We wish the new recipients of the Research Fund awards--and all the other students who submitted proposals for consideration--a timely and successful completion of their dissertations. It should be of interest to members of the Society that the current crop of dissertation proposals submitted for consideration came from across the country. The Psychoanalytic Research Fund's support of dissertations by these beginning investigators is an exceedingly valuable activity of the Research Fund and the Division. The Psychoanalytic Research Fund is the only funding source specifically dedicated to supporting psychoanalytically-informed doctoral dissertation research. The Fund's activity affords the Division national visibility among university faculty and graduate students, many of whom are potential members of Division 39. We extend our appreciation to the Division's Graduate Student Committee for helping to publicize the Fund, and the Advisory Board of the Psychoanalytic Research Fund, comprised of members from throughout the Division who thoughtfully read and assessed the proposals. The members of the Advisory Board are Robert Bornstein, Harold Cook, Gwendolyn Gerber, Morris Eagle, Norbert Freedman, Joseph Masling, Joy Osofsky, George Stricker, and Hans Strupp.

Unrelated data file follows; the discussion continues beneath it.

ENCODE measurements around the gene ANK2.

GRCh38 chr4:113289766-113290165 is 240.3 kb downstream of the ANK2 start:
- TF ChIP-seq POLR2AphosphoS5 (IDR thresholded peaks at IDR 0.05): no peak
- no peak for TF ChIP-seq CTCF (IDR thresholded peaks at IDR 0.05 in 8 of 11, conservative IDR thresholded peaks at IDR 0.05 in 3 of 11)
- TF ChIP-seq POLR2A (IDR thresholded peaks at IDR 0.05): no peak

We are pleased that up to now the Division has played a significant role in supporting these young researchers through the Psychoanalytic Research Fund. In 1994 the Division made a committment to partially support the Fund for five years. This year, ostensibly because of "financial considerations", the Division Board entertained a formal motion to stop contributing to the Fund for the last two years of its commitment (i.e., 1997 and 1998). Fortunately, we prevailed upon board members to honor their original five-year commitment to support this extremely important activity. However, in light of the Board's attempt to withdraw support for the Fund, it seems judicious that the Psychoanalytic Research Fund seek to become more financially independent. To do this we need to develop a stable financial base. This could be achieved in several ways--by a long-range fundraising campaign to establish a permanent endowment, via an effort to get a philanthropic foundation to support the Fund on a continuing basis, or perhaps through a modest dues assessment for all Division 39 members that would be earmarked specifically for the Psychoanalytic Research Fund. If you would like to participate in the ongoing effort to help the Fund become more self-sufficient by contributing ideas, expertise, fundraising skills and/or money, please contact me or any other member of the Psychoanalytic Research Society Board.